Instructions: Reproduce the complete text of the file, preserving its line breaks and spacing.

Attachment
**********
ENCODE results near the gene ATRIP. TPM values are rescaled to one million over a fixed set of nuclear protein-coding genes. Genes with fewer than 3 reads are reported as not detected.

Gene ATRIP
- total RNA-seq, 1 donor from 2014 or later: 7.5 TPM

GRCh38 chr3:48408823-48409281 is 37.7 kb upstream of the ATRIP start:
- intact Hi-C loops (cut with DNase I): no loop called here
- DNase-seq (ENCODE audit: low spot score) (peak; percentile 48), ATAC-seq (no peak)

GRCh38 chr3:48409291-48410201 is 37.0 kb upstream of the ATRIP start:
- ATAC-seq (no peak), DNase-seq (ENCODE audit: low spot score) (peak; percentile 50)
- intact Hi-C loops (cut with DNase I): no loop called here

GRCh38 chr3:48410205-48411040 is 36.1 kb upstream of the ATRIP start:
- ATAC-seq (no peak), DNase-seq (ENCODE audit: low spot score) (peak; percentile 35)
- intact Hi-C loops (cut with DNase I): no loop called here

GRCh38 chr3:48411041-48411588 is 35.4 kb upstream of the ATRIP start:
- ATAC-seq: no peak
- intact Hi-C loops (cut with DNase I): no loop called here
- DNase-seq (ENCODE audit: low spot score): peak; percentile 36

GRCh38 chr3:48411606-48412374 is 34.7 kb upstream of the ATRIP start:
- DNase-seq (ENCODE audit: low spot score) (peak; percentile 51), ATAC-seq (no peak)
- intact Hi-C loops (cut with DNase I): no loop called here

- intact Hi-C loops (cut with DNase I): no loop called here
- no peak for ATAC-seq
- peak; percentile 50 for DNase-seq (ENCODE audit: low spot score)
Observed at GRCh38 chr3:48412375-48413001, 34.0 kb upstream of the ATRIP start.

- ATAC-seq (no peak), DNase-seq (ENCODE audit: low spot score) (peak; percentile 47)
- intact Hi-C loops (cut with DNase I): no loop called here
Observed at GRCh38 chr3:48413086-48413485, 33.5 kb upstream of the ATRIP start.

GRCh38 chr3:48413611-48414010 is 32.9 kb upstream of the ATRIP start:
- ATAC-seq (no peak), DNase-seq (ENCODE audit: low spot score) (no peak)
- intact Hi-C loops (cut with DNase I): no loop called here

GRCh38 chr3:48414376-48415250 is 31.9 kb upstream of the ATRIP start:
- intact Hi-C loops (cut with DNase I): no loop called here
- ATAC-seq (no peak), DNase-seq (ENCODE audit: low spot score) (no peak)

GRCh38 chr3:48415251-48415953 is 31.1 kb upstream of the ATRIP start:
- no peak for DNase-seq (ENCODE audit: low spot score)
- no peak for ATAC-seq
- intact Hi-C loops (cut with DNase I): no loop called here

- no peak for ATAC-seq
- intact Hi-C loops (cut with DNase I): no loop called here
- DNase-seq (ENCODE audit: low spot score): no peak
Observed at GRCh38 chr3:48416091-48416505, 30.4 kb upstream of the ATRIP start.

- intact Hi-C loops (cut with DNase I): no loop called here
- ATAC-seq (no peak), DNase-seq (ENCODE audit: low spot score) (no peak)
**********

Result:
ENCODE results near the gene ATRIP. TPM values are rescaled to one million over a fixed set of nuclear protein-coding genes. Genes with fewer than 3 reads are reported as not detected.

Gene ATRIP
- total RNA-seq, 1 donor from 2014 or later: 7.5 TPM

GRCh38 chr3:48408823-48409281 is 37.7 kb upstream of the ATRIP start:
- intact Hi-C loops (cut with DNase I): no loop called here
- DNase-seq (ENCODE audit: low spot score) (peak; percentile 48), ATAC-seq (no peak)

GRCh38 chr3:48409291-48410201 is 37.0 kb upstream of the ATRIP start:
- ATAC-seq (no peak), DNase-seq (ENCODE audit: low spot score) (peak; percentile 50)
- intact Hi-C loops (cut with DNase I): no loop called here

GRCh38 chr3:48410205-48411040 is 36.1 kb upstream of the ATRIP start:
- ATAC-seq (no peak), DNase-seq (ENCODE audit: low spot score) (peak; percentile 35)
- intact Hi-C loops (cut with DNase I): no loop called here

GRCh38 chr3:48411041-48411588 is 35.4 kb upstream of the ATRIP start:
- ATAC-seq: no peak
- intact Hi-C loops (cut with DNase I): no loop called here
- DNase-seq (ENCODE audit: low spot score): peak; percentile 36

GRCh38 chr3:48411606-48412374 is 34.7 kb upstream of the ATRIP start:
- DNase-seq (ENCODE audit: low spot score) (peak; percentile 51), ATAC-seq (no peak)
- intact Hi-C loops (cut with DNase I): no loop called here

- intact Hi-C loops (cut with DNase I): no loop called here
- no peak for ATAC-seq
- peak; percentile 50 for DNase-seq (ENCODE audit: low spot score)
Observed at GRCh38 chr3:48412375-48413001, 34.0 kb upstream of the ATRIP start.

- ATAC-seq (no peak), DNase-seq (ENCODE audit: low spot score) (peak; percentile 47)
- intact Hi-C loops (cut with DNase I): no loop called here
Observed at GRCh38 chr3:48413086-48413485, 33.5 kb upstream of the ATRIP start.

GRCh38 chr3:48413611-48414010 is 32.9 kb upstream of the ATRIP start:
- ATAC-seq (no peak), DNase-seq (ENCODE audit: low spot score) (no peak)
- intact Hi-C loops (cut with DNase I): no loop called here

GRCh38 chr3:48414376-48415250 is 31.9 kb upstream of the ATRIP start:
- intact Hi-C loops (cut with DNase I): no loop called here
- ATAC-seq (no peak), DNase-seq (ENCODE audit: low spot score) (no peak)

GRCh38 chr3:48415251-48415953 is 31.1 kb upstream of the ATRIP start:
- no peak for DNase-seq (ENCODE audit: low spot score)
- no peak for ATAC-seq
- intact Hi-C loops (cut with DNase I): no loop called here

- no peak for ATAC-seq
- intact Hi-C loops (cut with DNase I): no loop called here
- DNase-seq (ENCODE audit: low spot score): no peak
Observed at GRCh38 chr3:48416091-48416505, 30.4 kb upstream of the ATRIP start.

- intact Hi-C loops (cut with DNase I): no loop called here
- ATAC-seq (no peak), DNase-seq (ENCODE audit: low spot score) (no peak)